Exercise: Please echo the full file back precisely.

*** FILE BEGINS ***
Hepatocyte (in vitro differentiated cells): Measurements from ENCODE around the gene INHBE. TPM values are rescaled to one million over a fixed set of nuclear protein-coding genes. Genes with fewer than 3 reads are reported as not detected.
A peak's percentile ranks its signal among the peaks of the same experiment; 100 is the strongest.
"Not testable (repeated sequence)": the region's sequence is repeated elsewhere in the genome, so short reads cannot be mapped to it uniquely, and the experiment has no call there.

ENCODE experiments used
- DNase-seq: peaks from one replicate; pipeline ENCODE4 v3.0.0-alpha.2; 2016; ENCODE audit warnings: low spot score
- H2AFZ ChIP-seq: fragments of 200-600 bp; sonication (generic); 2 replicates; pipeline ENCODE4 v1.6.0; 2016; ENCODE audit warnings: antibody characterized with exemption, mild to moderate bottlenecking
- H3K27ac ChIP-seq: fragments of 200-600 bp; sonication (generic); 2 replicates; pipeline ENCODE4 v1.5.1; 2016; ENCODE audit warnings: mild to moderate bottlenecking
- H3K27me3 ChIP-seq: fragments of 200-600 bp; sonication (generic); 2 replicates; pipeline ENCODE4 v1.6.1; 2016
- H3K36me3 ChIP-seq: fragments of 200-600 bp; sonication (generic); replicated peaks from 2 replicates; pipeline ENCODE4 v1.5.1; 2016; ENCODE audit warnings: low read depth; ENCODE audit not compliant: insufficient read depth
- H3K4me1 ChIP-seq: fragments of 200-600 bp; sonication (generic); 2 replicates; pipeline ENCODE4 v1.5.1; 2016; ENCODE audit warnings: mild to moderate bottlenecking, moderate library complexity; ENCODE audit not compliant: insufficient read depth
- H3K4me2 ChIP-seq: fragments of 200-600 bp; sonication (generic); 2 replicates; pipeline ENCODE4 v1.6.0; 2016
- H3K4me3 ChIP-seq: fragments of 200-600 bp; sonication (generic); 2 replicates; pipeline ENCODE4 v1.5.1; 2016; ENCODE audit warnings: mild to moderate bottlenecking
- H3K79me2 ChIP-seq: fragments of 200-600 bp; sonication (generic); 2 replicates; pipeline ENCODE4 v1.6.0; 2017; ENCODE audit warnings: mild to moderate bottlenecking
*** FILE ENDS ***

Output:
Hepatocyte (in vitro differentiated cells): Measurements from ENCODE around the gene INHBE. TPM values are rescaled to one million over a fixed set of nuclear protein-coding genes. Genes with fewer than 3 reads are reported as not detected.
A peak's percentile ranks its signal among the peaks of the same experiment; 100 is the strongest.
"Not testable (repeated sequence)": the region's sequence is repeated elsewhere in the genome, so short reads cannot be mapped to it uniquely, and the experiment has no call there.

ENCODE experiments used
- DNase-seq: peaks from one replicate; pipeline ENCODE4 v3.0.0-alpha.2; 2016; ENCODE audit warnings: low spot score
- H2AFZ ChIP-seq: fragments of 200-600 bp; sonication (generic); 2 replicates; pipeline ENCODE4 v1.6.0; 2016; ENCODE audit warnings: antibody characterized with exemption, mild to moderate bottlenecking
- H3K27ac ChIP-seq: fragments of 200-600 bp; sonication (generic); 2 replicates; pipeline ENCODE4 v1.5.1; 2016; ENCODE audit warnings: mild to moderate bottlenecking
- H3K27me3 ChIP-seq: fragments of 200-600 bp; sonication (generic); 2 replicates; pipeline ENCODE4 v1.6.1; 2016
- H3K36me3 ChIP-seq: fragments of 200-600 bp; sonication (generic); replicated peaks from 2 replicates; pipeline ENCODE4 v1.5.1; 2016; ENCODE audit warnings: low read depth; ENCODE audit not compliant: insufficient read depth
- H3K4me1 ChIP-seq: fragments of 200-600 bp; sonication (generic); 2 replicates; pipeline ENCODE4 v1.5.1; 2016; ENCODE audit warnings: mild to moderate bottlenecking, moderate library complexity; ENCODE audit not compliant: insufficient read depth
- H3K4me2 ChIP-seq: fragments of 200-600 bp; sonication (generic); 2 replicates; pipeline ENCODE4 v1.6.0; 2016
- H3K4me3 ChIP-seq: fragments of 200-600 bp; sonication (generic); 2 replicates; pipeline ENCODE4 v1.5.1; 2016; ENCODE audit warnings: mild to moderate bottlenecking
- H3K79me2 ChIP-seq: fragments of 200-600 bp; sonication (generic); 2 replicates; pipeline ENCODE4 v1.6.0; 2017; ENCODE audit warnings: mild to moderate bottlenecking